Environmental guidance for your business in Northern Ireland & Scotland
To remove invasive plants from your premises or to stop them from spreading, it helps to understand how new plants grow and spread. This will help you decide what action to take.
If you employ a contractor to do the work for you, you should understand what they intend to do and why. This could help you decide what you actually need and could save you money.
Japanese knotweed does not spread from seeds in the UK. It is spread when small pieces of the plant or rhizomes (underground root-like stems) are broken off. One piece of rhizome or plant the size of a fingernail can produce a new plant.
Pieces of plant or rhizome can be transported to a new location by:
Individual plants can cover several square metres of land, joined up below ground by an extensive rhizome network. Herbicide treatment can be a very effective way of controlling Japanese knotweed, but a lack of regrowth does not mean the underground rhizome is dead. If the soil is disturbed, knotweed often regrows.
Giant hogweed produces large, umbrella-like flowers, each of which can produce up to 50,000 seeds. These seeds fall typically within 4 metres of the parent plant. Seeds can be transported by:
The seeds can remain dormant in the soil for 15 years. Even if you treat the plants with herbicides and they die, several thousand seeds are waiting in the ground below for the opportunity to take their place. Any control programme needs to continue for several years, including checks for new growth. When managing giant hogweed it is important to maintain a healthy grass sward, either by using selective herbicides or by sowing grass mixes. A dense grass sward helps to prevent giant hogweed seeds from germinating.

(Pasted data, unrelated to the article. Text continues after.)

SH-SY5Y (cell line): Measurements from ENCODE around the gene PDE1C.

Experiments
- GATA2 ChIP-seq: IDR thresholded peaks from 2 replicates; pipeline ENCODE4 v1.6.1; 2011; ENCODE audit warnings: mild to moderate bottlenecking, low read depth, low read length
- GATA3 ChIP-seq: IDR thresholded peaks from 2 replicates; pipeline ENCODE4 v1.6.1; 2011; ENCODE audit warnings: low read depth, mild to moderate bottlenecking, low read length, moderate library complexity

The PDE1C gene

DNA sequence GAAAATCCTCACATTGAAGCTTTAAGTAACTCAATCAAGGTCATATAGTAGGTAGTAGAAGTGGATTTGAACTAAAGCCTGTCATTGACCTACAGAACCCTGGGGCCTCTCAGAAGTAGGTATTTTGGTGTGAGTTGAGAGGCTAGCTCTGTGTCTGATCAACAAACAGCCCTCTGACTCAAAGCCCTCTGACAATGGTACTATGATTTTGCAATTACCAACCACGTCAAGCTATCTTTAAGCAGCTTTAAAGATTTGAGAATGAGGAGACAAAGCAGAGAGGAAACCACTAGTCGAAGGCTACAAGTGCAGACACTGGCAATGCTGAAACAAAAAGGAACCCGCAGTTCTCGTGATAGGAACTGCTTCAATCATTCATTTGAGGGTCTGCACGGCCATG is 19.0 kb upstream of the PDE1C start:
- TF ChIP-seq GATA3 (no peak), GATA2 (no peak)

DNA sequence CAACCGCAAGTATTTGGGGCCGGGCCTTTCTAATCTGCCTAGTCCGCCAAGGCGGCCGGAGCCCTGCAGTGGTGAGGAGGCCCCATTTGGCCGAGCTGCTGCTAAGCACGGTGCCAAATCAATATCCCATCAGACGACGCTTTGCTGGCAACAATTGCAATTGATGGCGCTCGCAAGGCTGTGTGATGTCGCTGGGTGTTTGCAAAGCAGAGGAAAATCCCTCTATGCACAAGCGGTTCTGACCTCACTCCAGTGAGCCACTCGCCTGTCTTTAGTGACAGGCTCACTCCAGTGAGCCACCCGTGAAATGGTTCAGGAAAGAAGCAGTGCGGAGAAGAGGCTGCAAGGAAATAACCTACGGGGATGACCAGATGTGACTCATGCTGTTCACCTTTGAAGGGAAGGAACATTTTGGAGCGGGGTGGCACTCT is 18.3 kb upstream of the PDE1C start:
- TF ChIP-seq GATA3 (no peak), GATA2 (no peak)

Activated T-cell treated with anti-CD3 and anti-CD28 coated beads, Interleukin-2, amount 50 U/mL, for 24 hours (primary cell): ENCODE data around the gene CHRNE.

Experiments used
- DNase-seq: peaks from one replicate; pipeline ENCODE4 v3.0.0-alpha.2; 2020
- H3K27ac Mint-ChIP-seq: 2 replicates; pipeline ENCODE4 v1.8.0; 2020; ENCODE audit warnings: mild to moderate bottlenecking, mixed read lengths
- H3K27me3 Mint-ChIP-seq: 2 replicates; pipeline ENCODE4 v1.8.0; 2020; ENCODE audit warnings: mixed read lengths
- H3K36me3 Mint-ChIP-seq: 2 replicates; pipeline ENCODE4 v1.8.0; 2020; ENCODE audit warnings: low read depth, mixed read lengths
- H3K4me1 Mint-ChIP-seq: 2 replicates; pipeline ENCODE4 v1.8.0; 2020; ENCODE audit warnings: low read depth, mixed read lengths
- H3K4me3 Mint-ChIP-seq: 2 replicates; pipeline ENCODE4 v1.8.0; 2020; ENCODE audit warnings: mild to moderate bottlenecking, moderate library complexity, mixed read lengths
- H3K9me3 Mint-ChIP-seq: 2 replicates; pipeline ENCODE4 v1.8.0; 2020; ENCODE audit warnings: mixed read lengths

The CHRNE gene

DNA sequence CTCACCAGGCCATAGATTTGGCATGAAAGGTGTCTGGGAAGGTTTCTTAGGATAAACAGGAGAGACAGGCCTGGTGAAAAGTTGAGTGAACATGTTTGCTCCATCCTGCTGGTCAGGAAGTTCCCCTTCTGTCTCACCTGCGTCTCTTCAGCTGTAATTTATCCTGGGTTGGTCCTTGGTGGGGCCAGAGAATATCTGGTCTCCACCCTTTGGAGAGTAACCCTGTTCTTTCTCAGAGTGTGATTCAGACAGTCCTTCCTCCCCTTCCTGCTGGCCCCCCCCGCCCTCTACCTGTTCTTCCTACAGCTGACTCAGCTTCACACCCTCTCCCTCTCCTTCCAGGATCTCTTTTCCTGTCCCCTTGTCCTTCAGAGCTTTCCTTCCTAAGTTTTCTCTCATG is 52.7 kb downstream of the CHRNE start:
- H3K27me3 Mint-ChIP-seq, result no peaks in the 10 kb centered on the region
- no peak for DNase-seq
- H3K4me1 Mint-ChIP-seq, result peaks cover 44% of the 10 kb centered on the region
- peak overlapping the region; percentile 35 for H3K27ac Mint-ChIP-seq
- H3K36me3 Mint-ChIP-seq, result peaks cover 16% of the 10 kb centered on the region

Giant hogweed contains sap that is released when the plant is cut or by brushing against the plant. Contact with the sap causes skin to become sensitive to sunlight, resulting in painful blisters which appear up to two days after contact and may reoccur for several years.
Himalayan balsam plants can produce around 2,500 seeds each year. The seedpods open in such a way that the seeds are thrown up to 7 metres away from the parent plant, helping the species to quickly spread. Seeds can also be transported by:
Even if you remove these plants, or treat them with herbicides and they die, several hundred seeds can be waiting in the ground below for the opportunity to take their place. The seeds can survive for several years, so any control programme needs to continue for a couple of years, including checks for new growth.
The Northern Ireland Environment Agency has published a short guide to the duty of care responsibilities including advice and information for waste producers, carriers and those accepting, storing and treating waste.
Any person intending to alter the use or management of areas of uncultivated or semi-natural land must obtain prior approval from the Department of Agriculture, Environment and Rural Affairs (DAERA).
Read more on the DAERA website
The NetRegs team at SEPA, in partnership with The Northern Ireland Environment Agency, Natural Resources Wales and a number of industry bodies have produced 9 new GPPs to replace out of date PPGs. More are coming! Check the available topics
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